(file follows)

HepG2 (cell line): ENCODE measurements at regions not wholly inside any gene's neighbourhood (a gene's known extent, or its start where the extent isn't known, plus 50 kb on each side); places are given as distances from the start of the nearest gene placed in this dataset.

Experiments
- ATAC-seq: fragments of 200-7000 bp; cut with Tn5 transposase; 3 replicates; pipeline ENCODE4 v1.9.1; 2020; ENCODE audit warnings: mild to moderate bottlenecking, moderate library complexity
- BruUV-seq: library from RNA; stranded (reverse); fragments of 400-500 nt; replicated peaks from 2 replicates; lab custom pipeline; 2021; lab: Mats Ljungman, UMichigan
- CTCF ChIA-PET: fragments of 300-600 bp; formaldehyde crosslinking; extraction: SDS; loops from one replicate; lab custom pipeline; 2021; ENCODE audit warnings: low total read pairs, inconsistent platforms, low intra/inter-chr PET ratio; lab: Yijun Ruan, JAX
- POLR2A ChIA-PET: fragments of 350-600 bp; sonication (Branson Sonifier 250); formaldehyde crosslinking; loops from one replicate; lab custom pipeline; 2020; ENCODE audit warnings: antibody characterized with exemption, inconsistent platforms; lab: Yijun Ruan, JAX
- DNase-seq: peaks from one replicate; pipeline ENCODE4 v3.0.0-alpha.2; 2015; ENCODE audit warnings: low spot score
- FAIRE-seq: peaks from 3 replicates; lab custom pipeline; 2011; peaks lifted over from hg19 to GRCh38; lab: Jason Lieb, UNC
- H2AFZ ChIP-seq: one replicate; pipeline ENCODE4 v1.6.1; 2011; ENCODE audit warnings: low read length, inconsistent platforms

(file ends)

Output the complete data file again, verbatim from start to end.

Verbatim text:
HepG2 (cell line): ENCODE measurements at regions not wholly inside any gene's neighbourhood (a gene's known extent, or its start where the extent isn't known, plus 50 kb on each side); places are given as distances from the start of the nearest gene placed in this dataset.

Experiments
- ATAC-seq: fragments of 200-7000 bp; cut with Tn5 transposase; 3 replicates; pipeline ENCODE4 v1.9.1; 2020; ENCODE audit warnings: mild to moderate bottlenecking, moderate library complexity
- BruUV-seq: library from RNA; stranded (reverse); fragments of 400-500 nt; replicated peaks from 2 replicates; lab custom pipeline; 2021; lab: Mats Ljungman, UMichigan
- CTCF ChIA-PET: fragments of 300-600 bp; formaldehyde crosslinking; extraction: SDS; loops from one replicate; lab custom pipeline; 2021; ENCODE audit warnings: low total read pairs, inconsistent platforms, low intra/inter-chr PET ratio; lab: Yijun Ruan, JAX
- POLR2A ChIA-PET: fragments of 350-600 bp; sonication (Branson Sonifier 250); formaldehyde crosslinking; loops from one replicate; lab custom pipeline; 2020; ENCODE audit warnings: antibody characterized with exemption, inconsistent platforms; lab: Yijun Ruan, JAX
- DNase-seq: peaks from one replicate; pipeline ENCODE4 v3.0.0-alpha.2; 2015; ENCODE audit warnings: low spot score
- FAIRE-seq: peaks from 3 replicates; lab custom pipeline; 2011; peaks lifted over from hg19 to GRCh38; lab: Jason Lieb, UNC
- H2AFZ ChIP-seq: one replicate; pipeline ENCODE4 v1.6.1; 2011; ENCODE audit warnings: low read length, inconsistent platforms